Posted Under: Stat of the Week
In the article on Earned Run Average Player Analysis, I referenced Felix Hernandez’s increase in Earned Run Average in 2011 to be linked to him giving up more fly balls than in previous years, as 11-12% of all fly balls in a season on average are home runs. Hernandez’s Ground Ball to Fly Ball (GB/FB) ratio dropped from 1.19 in 2010 to 1.02 in 2011, according to Baseball-Reference, which means the denominator, fly balls, increased to bring a ratio closer to 1 to 1. An important note is that Baseball-Reference’s GB/FB ratio counts line drives as fly balls which means its version of GB/FB includes every hit ball a pitcher allows, while other baseball database websites, such as FanGraphs, do not include line drives in its GB/FB ratio.
When baseball fans think of ground balls, they think of pitchers such as Derek Lowe, Chien-Ming Wang and Brandon Webb (circa 2006), guys who threw sinkerballs effectively and got hitters to get on top of the ball and hit grounders to their infielders. Another way to measure a pitcher’s ground ball proficiency is Ground ball% (GB%) which measures what percent of all batted balls a pitcher allows are grounders. According to FanGraphs, a pitcher who has a GB% of over 50% is considered a ground ball pitcher as the average GB% in MLB is usually around 44%. Lowe, Wang and Webb certainly fit the bill of ground ball pitchers as their career GB% were 62.5%, 59.5%, and 64.2%, respectively.
An appealing aspect of ground ball pitchers is that when comparing the different types of hits, ground balls, fly balls and line drives, ground balls are the least likely to lead to runs. According to Steve Slowinski of FanGraphs, ground balls produce 0.05 runs/out (R/O), while fly balls produce 0.13 R/O and line drives 1.26 R/O. This does not mean that ground ball pitchers will give up less runs than fly ball pitchers overall as Jered Weaver, who has established himself as one of the best pitchers in the American League, has a career GB% of 33.3% and a career GB/FB ratio of 0.51, meaning he gives up 2 fly balls to every ground ball according to Baseball-Reference.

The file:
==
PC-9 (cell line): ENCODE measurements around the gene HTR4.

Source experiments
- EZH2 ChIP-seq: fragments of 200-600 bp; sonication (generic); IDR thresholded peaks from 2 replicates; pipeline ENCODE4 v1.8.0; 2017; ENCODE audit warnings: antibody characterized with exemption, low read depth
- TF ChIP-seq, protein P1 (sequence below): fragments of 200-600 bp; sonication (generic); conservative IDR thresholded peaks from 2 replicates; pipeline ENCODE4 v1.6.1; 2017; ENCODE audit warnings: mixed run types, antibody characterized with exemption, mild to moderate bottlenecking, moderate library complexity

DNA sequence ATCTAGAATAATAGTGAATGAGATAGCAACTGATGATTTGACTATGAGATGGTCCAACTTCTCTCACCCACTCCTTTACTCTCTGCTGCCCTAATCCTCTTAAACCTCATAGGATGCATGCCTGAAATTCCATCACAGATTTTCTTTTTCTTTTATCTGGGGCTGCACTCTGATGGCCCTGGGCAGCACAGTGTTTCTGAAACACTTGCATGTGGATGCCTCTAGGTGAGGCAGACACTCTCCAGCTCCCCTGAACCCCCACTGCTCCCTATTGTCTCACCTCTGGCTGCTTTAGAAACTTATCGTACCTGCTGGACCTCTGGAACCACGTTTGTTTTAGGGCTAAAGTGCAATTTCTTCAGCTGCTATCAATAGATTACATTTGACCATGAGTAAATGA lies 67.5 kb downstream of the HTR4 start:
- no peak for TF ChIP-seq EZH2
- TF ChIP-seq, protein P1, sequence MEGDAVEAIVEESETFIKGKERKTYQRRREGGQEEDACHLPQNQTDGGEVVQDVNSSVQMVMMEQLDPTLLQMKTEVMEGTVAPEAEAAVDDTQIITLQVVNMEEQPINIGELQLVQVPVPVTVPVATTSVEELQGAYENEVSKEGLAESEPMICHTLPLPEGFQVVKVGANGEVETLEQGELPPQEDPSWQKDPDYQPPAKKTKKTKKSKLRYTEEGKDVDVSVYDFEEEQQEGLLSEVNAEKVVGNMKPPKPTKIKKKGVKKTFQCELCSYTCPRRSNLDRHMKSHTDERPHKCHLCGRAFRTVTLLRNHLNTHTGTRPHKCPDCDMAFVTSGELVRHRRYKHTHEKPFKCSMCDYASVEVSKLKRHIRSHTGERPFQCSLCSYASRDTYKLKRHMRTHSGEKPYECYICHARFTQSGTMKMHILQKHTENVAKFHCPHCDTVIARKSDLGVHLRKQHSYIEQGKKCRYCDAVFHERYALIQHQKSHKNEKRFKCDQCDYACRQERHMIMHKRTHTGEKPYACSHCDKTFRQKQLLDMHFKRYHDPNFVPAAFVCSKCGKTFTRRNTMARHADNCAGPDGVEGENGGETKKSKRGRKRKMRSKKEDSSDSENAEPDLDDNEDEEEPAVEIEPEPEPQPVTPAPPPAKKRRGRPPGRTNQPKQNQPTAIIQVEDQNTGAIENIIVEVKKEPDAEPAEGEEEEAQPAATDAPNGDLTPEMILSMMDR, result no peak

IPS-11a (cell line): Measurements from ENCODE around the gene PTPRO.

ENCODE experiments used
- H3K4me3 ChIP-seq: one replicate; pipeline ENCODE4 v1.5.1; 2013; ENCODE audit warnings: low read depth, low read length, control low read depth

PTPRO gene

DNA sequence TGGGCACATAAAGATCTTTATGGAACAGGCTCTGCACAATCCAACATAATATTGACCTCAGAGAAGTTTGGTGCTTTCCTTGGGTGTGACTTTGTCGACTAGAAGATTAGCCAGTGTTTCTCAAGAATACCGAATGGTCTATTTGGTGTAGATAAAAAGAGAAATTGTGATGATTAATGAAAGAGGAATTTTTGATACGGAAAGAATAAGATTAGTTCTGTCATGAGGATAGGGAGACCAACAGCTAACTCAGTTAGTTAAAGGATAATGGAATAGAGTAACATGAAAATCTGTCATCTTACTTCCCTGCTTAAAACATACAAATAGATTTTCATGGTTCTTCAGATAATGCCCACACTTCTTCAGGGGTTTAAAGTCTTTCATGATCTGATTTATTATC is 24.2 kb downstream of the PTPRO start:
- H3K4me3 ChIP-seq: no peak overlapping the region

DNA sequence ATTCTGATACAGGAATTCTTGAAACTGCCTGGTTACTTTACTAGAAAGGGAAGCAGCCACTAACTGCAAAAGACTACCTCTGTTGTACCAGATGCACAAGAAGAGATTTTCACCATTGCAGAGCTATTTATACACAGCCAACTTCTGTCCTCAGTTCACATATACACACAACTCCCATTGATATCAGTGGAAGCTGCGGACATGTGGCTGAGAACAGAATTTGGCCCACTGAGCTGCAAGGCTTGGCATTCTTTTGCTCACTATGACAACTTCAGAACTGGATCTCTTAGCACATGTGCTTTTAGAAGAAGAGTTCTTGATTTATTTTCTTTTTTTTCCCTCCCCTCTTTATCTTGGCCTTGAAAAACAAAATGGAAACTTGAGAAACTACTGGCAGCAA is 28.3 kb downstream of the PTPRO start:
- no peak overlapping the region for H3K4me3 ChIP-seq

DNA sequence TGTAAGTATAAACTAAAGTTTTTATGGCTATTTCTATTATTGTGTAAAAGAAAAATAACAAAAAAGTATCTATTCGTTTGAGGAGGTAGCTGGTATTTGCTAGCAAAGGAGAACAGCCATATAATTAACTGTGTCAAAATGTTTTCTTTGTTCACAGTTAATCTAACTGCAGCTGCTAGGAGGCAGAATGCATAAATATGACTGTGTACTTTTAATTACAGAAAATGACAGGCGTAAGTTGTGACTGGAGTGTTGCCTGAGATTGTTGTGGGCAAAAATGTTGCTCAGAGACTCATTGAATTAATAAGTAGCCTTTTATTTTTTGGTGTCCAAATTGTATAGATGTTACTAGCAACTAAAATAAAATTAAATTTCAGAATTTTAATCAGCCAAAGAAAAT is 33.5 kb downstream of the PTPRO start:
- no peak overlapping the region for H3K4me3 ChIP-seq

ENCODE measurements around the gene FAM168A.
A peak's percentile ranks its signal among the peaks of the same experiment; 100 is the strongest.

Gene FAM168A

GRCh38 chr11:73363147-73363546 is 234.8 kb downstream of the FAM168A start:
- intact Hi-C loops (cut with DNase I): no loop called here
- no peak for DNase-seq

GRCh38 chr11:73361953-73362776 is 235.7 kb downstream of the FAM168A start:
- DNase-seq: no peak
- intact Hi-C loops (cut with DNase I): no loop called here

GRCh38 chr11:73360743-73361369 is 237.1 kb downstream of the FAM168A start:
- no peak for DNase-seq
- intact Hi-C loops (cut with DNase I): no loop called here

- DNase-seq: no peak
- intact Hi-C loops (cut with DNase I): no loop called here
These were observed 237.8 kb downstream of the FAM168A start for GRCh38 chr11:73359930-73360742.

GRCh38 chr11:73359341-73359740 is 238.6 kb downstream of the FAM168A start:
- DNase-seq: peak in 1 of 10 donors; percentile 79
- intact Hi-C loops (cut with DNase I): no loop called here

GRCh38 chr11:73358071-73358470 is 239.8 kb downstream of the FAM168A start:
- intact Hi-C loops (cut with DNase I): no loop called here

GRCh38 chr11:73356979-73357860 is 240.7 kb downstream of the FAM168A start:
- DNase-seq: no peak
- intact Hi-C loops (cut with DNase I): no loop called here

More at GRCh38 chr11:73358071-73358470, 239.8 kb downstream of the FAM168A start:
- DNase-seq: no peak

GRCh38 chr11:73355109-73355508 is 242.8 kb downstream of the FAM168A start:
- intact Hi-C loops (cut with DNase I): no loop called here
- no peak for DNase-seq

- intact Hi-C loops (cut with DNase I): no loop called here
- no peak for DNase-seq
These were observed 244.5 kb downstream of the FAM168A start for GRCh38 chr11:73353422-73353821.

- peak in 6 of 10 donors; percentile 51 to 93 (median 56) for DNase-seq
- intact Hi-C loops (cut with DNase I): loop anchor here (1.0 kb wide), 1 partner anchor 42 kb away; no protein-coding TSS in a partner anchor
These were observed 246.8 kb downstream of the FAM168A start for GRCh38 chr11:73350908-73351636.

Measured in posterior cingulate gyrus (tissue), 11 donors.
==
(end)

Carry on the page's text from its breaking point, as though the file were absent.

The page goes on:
Further, ground ball pitchers do not record as many strikeouts on average, as they typically pitch to contact in order to be effective, which can be a disadvantage as strikeouts allow pitchers to set down a batter and not worry about external factors like luck or the defense behind them (which if you remember are factors taken out when looking at a pitcher’s Fielding Independent Pitching). It is important for front offices to know the tendencies of their pitchers and build the right defense behind them. Weaver has benefited from an outfield with a lot of range, basically having three centerfielders playing behind him, while ground ball pitchers should have a strong infield defense behind them, similar to the defense C.J Wilson (49.3 GB%) had with the Texas Rangers who had Adrian Beltre, Elvis Andrus and Ian Kinsler, backing him up.
Check back Thursday where we’ll evaluate the rise of Brandon McCarthy and look at the Cleveland Indians which have a pitching rotation dominated by ground ball pitchers.